Wells Fargo benefits from housing market, but clouds loom
By Peter Rudegeair
(Reuters) - Wells Fargo & Co (WFC.N: Quote), the biggest U.S. mortgage lender, posted a higher-than-expected 20 percent rise in quarterly profit on Friday as it set aside less money to cover bad loans and earned more from its mortgage business.
The results reflect the strengthening U.S. housing market, which is cutting the bank's expenses for items such as managing foreclosed homes. Income from making home loans rose 9 percent from a year earlier.
Mortgage lending gains may slow in coming quarters, analysts said. Mortgage interest rates have risen in recent months as longer-term bonds have sold off, which will likely cut into future mortgage lending profit.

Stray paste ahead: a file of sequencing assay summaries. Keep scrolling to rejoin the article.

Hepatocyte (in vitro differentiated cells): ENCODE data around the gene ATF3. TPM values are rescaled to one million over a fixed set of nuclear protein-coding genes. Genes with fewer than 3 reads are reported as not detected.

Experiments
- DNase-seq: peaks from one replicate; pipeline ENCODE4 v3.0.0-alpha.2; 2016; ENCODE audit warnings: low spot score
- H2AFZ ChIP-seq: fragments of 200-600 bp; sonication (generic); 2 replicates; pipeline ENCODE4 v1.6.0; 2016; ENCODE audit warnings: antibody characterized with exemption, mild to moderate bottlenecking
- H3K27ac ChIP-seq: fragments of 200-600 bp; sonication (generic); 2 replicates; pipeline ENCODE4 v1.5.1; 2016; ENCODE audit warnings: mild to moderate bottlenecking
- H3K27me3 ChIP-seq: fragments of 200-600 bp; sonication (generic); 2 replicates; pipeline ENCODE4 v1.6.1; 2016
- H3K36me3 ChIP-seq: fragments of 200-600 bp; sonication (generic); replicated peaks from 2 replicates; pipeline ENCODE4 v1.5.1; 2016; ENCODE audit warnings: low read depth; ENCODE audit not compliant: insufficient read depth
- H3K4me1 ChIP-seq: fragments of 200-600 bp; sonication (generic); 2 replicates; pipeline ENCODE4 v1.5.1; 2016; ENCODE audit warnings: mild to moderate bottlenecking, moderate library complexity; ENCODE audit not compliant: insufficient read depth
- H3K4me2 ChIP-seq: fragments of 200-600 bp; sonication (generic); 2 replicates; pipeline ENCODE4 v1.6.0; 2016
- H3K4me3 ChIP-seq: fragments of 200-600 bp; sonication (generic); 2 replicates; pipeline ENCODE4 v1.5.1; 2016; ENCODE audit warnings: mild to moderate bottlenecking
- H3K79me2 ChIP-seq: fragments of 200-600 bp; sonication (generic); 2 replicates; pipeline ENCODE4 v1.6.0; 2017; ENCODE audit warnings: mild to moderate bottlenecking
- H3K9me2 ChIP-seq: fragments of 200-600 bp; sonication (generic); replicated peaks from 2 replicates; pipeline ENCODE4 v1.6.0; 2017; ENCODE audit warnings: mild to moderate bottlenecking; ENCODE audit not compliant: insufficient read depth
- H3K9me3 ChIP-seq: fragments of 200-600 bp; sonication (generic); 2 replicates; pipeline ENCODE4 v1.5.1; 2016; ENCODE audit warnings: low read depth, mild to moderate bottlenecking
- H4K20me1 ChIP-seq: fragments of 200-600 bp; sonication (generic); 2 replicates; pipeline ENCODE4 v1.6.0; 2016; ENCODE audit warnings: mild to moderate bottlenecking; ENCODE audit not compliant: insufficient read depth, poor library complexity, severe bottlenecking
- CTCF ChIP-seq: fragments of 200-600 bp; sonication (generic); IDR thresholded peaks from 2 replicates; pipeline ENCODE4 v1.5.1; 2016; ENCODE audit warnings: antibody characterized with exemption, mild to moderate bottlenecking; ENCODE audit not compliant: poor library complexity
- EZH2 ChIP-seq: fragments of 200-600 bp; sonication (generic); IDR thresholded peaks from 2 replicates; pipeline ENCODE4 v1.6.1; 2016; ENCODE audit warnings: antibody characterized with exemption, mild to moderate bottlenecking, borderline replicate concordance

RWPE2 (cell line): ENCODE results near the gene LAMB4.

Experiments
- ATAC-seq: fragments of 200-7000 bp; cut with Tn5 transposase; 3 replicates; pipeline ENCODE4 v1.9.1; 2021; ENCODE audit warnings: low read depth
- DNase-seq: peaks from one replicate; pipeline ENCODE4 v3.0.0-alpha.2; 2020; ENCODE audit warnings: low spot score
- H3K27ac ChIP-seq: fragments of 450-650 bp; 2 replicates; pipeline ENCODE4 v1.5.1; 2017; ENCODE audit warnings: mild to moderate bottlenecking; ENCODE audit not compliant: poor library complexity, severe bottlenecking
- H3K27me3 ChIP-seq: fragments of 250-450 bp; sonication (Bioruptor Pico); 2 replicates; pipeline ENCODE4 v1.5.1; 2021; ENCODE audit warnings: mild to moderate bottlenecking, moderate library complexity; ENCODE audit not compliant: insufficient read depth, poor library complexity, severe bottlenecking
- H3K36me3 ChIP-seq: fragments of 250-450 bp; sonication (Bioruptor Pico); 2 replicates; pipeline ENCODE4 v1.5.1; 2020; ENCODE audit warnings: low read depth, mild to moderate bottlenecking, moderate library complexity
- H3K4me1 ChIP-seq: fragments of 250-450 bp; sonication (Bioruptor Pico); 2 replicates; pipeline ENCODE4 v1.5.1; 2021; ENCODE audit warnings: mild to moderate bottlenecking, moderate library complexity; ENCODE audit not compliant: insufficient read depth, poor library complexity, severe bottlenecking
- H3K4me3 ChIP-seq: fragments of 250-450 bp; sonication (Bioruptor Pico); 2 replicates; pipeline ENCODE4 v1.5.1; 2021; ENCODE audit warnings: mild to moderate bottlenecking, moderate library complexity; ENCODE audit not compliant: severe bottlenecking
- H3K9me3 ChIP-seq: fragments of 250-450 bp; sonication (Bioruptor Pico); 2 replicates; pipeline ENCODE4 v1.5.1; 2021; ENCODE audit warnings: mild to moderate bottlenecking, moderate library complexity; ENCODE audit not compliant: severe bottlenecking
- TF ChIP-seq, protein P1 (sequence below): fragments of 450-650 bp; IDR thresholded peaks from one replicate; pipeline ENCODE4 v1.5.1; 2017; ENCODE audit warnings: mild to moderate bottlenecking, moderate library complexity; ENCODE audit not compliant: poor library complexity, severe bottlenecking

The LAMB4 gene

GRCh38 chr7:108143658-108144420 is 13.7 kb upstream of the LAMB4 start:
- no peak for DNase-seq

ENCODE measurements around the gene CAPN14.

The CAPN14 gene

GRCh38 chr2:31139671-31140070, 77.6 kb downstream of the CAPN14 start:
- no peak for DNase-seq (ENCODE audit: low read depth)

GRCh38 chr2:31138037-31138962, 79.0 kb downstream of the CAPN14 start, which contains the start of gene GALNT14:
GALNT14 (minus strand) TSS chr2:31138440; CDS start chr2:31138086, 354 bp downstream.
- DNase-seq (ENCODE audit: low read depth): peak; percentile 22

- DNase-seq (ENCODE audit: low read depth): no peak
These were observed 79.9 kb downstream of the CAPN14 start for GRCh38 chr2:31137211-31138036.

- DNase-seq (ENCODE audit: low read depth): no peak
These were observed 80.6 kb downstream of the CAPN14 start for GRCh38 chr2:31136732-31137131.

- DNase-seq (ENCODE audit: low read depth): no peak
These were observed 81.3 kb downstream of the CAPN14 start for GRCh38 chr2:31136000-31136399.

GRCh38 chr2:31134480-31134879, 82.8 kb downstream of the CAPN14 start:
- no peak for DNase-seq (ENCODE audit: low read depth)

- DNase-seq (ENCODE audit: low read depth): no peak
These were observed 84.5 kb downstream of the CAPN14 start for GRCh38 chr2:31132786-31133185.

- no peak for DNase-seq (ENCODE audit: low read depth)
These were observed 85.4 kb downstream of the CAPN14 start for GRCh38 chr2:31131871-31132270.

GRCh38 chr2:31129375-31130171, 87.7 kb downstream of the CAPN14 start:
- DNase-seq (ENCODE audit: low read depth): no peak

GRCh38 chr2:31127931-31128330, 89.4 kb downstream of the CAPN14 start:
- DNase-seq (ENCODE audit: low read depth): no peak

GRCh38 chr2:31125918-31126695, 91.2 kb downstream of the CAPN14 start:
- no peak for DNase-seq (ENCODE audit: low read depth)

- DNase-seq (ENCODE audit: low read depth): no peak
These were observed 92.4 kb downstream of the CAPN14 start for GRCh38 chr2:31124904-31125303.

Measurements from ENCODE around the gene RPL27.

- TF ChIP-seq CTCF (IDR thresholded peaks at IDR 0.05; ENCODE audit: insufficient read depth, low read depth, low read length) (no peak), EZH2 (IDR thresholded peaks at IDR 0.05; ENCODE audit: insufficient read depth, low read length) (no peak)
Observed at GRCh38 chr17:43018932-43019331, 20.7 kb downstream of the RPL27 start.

Wells Fargo Chief Executive John Stumpf said on a conference call that the bank is diversified and has some businesses that perform better when rates rise.
The fourth-biggest U.S. bank by assets said net income applicable to common stockholders rose to $5.27 billion, or 98 cents per share, in the second quarter from $4.40 billion, or 82 cents per share, a year earlier.
Analysts had expected 93 cents per share, according to Thomson Reuters I/B/E/S. It was the bank's 14th consecutive quarter of higher earnings per share.
(For a Wells Fargo earnings graphic, click on link.reuters.com/zyc69t)
The bank's provision for bad loans fell 64 percent to $652 million. Continued...